AUBURN, Ala. (AP) — Olympic gymnastics champion Sunisa Lee said a kidney issue cut short her college career, but she still has her sights set on the Paris Games next year.
Lee, who already had announced plans to leave college and resume training at the elite level this spring, missed the end of the regular season, the Southeastern Conference championships and the NCAA regional because of what Auburn described as a “non-gymnastics health issue.” She revealed Monday in a post on social media that it was related to kidney problems.
“It’s been challenging to end my Auburn career early, but I am thankful for all the love and support,” Lee wrote. “I will not stop pursuing my dreams for a bid to Paris in 2024. In fact, this experience has sharpened my vision for the future. I appreciate all the love and support, and I want to especially thank my doctors, coaches, and the Auburn medical staff for their care during this time.”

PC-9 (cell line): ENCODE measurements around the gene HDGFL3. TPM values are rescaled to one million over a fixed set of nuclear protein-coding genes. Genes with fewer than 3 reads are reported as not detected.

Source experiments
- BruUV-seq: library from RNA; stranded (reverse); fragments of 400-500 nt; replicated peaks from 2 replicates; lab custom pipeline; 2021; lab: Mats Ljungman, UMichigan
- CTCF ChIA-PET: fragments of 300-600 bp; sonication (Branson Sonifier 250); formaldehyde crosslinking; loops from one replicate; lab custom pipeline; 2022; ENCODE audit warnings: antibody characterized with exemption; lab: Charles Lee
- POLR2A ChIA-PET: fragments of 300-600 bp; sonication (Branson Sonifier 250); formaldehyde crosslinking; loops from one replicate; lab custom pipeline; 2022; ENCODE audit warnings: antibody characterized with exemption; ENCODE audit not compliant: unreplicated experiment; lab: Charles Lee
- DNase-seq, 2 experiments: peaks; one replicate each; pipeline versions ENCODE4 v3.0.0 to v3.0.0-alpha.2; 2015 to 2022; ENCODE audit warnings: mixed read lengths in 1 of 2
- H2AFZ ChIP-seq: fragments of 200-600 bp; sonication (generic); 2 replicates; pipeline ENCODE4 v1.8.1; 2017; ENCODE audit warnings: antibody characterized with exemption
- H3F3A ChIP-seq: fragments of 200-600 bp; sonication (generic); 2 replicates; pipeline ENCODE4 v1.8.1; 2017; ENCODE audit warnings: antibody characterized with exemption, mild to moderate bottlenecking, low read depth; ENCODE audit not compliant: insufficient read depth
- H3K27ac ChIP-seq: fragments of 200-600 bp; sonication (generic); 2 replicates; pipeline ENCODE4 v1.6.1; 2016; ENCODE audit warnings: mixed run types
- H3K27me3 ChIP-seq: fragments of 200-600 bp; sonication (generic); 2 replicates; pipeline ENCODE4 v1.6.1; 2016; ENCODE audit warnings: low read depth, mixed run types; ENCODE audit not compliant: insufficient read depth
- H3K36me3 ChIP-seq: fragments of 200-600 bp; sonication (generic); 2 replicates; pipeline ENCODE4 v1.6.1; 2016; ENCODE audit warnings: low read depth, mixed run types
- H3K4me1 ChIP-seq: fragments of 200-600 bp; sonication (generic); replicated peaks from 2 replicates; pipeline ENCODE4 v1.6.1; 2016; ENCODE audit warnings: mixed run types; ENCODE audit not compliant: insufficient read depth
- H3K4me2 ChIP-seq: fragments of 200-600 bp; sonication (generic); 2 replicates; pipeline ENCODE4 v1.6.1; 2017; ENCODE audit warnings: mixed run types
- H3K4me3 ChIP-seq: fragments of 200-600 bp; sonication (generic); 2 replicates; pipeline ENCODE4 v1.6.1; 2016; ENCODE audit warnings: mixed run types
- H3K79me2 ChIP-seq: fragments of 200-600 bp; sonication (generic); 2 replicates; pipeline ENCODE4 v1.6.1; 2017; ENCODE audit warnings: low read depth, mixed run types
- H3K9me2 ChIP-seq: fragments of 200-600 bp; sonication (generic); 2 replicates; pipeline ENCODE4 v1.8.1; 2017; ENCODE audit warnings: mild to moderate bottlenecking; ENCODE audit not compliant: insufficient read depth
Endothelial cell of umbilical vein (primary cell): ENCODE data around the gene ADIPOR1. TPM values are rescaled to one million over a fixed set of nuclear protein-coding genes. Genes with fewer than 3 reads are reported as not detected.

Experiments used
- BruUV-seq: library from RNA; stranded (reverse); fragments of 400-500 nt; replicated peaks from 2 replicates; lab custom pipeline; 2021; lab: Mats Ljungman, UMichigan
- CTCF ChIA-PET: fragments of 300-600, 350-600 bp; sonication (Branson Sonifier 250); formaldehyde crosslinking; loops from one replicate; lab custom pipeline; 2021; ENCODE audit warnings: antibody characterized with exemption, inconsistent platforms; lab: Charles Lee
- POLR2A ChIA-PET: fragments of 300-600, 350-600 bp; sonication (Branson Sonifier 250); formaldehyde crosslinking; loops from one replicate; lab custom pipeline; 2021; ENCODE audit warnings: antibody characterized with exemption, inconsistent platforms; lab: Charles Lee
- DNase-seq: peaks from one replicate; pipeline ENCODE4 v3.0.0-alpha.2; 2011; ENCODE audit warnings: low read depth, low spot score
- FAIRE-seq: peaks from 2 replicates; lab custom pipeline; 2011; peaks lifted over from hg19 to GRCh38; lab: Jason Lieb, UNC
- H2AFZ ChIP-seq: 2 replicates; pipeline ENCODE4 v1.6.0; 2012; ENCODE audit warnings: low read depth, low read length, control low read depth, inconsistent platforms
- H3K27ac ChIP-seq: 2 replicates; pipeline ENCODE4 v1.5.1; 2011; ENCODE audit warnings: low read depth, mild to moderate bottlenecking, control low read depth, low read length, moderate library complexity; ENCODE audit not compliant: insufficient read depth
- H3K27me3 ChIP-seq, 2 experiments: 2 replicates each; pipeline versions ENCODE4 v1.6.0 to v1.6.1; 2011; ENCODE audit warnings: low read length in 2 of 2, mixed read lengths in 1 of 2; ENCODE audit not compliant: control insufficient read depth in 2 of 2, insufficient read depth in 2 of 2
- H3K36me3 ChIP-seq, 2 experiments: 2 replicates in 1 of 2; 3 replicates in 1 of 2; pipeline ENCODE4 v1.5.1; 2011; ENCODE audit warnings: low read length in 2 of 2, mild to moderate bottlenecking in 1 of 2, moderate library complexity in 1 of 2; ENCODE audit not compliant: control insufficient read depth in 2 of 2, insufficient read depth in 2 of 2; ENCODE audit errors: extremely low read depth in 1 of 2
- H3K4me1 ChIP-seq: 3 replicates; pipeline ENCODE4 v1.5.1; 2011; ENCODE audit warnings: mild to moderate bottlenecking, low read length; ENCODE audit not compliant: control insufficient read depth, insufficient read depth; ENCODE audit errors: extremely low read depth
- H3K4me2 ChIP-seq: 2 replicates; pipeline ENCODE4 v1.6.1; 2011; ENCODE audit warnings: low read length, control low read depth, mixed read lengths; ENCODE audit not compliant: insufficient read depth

Lee was the 2020 women’s all-around gymnastics champion in Tokyo. She then became the first reigning Olympic champion to compete at the NCAA level, taking advantage of new name, image and likeness rules that allow college athletes to make money while competing.
Lee said in November that this would be her final season at Auburn before focusing on preparations for her second Games.
As a freshman, she won the NCAA title on the balance beam and was runner-up in the all around. Before shutting down for the season in late February, Lee set a program record with nine perfect scores in less than two seasons, five on the beam and four on bars.
“For my safety, the medical team did not clear me to train and compete over the last few weeks,” Lee wrote. “I am blessed and thankful to be working with the best specialized medical team to treat and manage my diagnosis. My focus at this time is my health and recovery.”
Lee became the fifth straight American woman to earn the Olympic title when she edged Rebeca Andrade of Brazil. U.S. teammate and 2016 Olympic champion Simone Biles had taken herself out of the competition to focus on her mental health.
“I’ve been able to experience that once-in-a-lifetime feeling and the indescribable emotion when a gold medal is draped around your neck,” Lee said in a November social media post. “But I don’t want it to be just once in a lifetime.”